Iraq's Poisoned Babies

From NATIONAL POST: "Iraq's Poisoned Babies have made me a hawk"
When I came to autonomous northern Iraq - which since 1991 has been protected from Saddam's reach by British and U.S. warplanes -- I was intensely skeptical of the wisdom of Washington's insistence on deposing Saddam. Its claims of links between al-Qaeda and Baghdad seemed tenuous. As for the assertion that Saddam will soon have the bomb, well, the evidence was pretty flimsy. Indeed, I could have reeled off a host of counter-arguments. At a time when the Western world is entering a long, drawn-out struggle against Islamist terrorism, it made little sense to fritter away resources to oust a man whose regime was weaker than ever. A war also risked alienating hundreds of millions of moderate Muslims whose support would be essential if the threat of Islamist extremism was to be neutered... But nothing could have prepared me for the odious evil of Saddam Hussein's rule...Thousands of Iraqis are still being executed without trial, and tens of thousands routinely tortured. Millions live in a state of numb fear... One doctor who works in the town told me: "A woman came to see me two months ago. She had given birth to a little girl who had no feet." Who could argue with taking action against the regime responsible for such outrages? Assos Hardi, the editor of the liberal newspaper Hawalati in Sulaimania, was more mathematical in his appraisal. He said: "How many people do you think will die if America attacks Saddam? It will probably be less than the number of people he kills in a single month." As the drums of war beat ever louder, I am still unsure of the strategic wisdom of opening a second front in the war against terror. But of the moral rectitude of such a course, there can be no doubt.

Why Bush isn't Listening to Canada

Mississauga MP on U.S.: 'Hate those bastards'
OTTAWA - The Liberal government faced new accusations of anti-Americanism yesterday after an MP who is an outspoken critic of George W. Bush said she hated Americans and called them "bastards" intent on going to war with Iraq. Carolyn Parrish, the Liberal MP for Mississauga Centre, later issued a statement apologizing for the comments, which came on a day when Jean Chr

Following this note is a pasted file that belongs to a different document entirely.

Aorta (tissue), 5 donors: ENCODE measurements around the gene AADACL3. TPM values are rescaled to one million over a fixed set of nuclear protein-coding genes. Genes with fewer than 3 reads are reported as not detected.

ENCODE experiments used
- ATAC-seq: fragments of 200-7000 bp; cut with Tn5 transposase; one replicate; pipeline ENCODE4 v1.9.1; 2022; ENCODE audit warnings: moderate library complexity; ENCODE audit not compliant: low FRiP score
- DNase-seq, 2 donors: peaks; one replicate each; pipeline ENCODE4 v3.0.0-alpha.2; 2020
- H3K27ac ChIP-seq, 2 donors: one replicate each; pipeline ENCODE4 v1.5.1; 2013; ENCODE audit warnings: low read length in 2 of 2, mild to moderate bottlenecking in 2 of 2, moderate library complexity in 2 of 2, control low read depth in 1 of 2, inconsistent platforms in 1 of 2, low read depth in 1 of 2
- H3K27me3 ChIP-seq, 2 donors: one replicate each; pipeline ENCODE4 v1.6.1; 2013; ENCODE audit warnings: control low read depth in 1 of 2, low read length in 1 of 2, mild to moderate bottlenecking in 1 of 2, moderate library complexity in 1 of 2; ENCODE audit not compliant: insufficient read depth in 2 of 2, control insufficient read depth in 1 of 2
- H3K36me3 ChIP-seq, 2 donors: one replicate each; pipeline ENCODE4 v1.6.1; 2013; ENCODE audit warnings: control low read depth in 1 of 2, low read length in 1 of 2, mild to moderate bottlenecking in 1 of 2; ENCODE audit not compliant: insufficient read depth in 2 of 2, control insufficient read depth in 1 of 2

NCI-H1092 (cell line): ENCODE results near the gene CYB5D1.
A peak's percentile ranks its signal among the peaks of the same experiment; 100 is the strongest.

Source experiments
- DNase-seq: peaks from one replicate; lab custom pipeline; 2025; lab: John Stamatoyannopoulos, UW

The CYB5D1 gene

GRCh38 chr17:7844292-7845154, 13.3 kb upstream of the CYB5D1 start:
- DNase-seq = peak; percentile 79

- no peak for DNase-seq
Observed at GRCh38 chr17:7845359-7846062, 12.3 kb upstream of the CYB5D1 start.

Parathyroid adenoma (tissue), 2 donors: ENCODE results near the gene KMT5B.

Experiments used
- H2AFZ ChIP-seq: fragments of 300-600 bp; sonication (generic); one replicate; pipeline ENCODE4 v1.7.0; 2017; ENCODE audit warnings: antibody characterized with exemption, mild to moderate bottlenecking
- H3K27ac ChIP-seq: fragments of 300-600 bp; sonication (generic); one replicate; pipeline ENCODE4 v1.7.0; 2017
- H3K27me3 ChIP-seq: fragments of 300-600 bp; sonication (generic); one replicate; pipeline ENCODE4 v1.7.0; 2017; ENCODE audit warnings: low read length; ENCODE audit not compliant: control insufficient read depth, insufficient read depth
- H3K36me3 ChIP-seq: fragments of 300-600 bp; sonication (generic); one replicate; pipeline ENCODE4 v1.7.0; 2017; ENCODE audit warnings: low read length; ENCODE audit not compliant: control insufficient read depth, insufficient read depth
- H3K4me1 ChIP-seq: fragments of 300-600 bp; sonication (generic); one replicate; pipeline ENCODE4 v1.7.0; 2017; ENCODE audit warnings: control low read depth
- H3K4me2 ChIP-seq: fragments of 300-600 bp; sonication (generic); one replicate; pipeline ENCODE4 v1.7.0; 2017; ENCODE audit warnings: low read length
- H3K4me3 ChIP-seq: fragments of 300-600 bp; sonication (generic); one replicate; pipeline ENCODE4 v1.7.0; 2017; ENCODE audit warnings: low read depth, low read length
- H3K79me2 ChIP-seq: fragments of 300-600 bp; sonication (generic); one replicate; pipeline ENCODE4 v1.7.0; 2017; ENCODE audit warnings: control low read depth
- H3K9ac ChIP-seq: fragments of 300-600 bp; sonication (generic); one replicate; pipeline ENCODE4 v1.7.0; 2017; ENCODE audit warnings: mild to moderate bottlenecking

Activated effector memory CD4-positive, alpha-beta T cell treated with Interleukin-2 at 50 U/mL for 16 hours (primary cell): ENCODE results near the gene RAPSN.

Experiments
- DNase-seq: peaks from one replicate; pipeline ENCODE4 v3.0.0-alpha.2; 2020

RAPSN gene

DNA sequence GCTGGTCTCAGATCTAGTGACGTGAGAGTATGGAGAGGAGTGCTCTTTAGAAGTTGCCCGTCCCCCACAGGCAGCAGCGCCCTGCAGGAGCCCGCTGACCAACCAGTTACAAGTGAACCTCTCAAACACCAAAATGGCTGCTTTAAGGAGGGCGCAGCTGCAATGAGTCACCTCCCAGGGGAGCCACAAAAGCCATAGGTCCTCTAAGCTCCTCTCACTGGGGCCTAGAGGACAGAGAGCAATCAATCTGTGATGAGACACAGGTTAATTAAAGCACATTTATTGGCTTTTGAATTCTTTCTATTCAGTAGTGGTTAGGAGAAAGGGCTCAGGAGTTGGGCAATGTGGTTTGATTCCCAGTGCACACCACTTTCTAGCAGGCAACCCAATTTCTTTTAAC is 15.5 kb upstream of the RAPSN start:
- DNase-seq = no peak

Like it or not, who we are is, in large part, a reaction to the previous generation. This is true in the church. The emerging church is shaped not only by a vision of what the church should look like, but also as a reaction against what it has not been in the previous generation. Part of our calling is to deliver a church - not an institution, but a living and organic body that's alive and coursing with Spirit-life - to the next generation. What the emerging church will be in another generation may, in part, be a reaction against the sort of church I'm helping to shape today. What kind of church is that? What is it in my generation that the next generation will react against? My generation is marked by cynicism. Granted, the cynicism is there for a reason. I sometimes wonder, though, if the next generation will view my cynicism the same way that I view the traditionalism of the generation that went before me. Every generation seems to have a fatal flaw. I'm wondering if my generation's fatal flaw is cynicism.

All for Nothing

The possibility exists that my life, my church, my tradition, my denomination, even my Bible will become relics of religious curiosity instead of living instruments of God. Men and women will be ordained, earn Ph.D.s, and launch evangelical magazines, publishing houses, colleges, and seminaries with solid evangelical commitments, and it will all be for nothing. Empty canals. There are specialists who can cite Scripture and verse, who can measure orthodoxy with exacting precision, who can identify the religious speck in someone